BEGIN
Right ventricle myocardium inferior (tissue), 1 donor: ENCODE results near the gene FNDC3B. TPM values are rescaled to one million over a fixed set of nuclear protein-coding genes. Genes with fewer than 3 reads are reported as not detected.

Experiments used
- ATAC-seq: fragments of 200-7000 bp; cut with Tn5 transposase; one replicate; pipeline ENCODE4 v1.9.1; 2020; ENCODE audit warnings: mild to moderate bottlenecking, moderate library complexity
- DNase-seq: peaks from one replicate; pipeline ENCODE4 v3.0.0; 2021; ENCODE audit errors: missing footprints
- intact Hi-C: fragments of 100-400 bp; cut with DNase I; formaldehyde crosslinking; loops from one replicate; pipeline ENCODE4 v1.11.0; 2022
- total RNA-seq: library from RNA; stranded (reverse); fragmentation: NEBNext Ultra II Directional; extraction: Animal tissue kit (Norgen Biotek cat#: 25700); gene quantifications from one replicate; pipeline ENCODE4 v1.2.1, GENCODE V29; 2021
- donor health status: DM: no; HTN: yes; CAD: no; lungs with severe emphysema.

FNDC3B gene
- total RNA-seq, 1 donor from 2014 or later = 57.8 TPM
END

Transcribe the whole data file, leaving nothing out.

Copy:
Right ventricle myocardium inferior (tissue), 1 donor: ENCODE results near the gene FNDC3B. TPM values are rescaled to one million over a fixed set of nuclear protein-coding genes. Genes with fewer than 3 reads are reported as not detected.

Experiments used
- ATAC-seq: fragments of 200-7000 bp; cut with Tn5 transposase; one replicate; pipeline ENCODE4 v1.9.1; 2020; ENCODE audit warnings: mild to moderate bottlenecking, moderate library complexity
- DNase-seq: peaks from one replicate; pipeline ENCODE4 v3.0.0; 2021; ENCODE audit errors: missing footprints
- intact Hi-C: fragments of 100-400 bp; cut with DNase I; formaldehyde crosslinking; loops from one replicate; pipeline ENCODE4 v1.11.0; 2022
- total RNA-seq: library from RNA; stranded (reverse); fragmentation: NEBNext Ultra II Directional; extraction: Animal tissue kit (Norgen Biotek cat#: 25700); gene quantifications from one replicate; pipeline ENCODE4 v1.2.1, GENCODE V29; 2021
- donor health status: DM: no; HTN: yes; CAD: no; lungs with severe emphysema.

FNDC3B gene
- total RNA-seq, 1 donor from 2014 or later = 57.8 TPM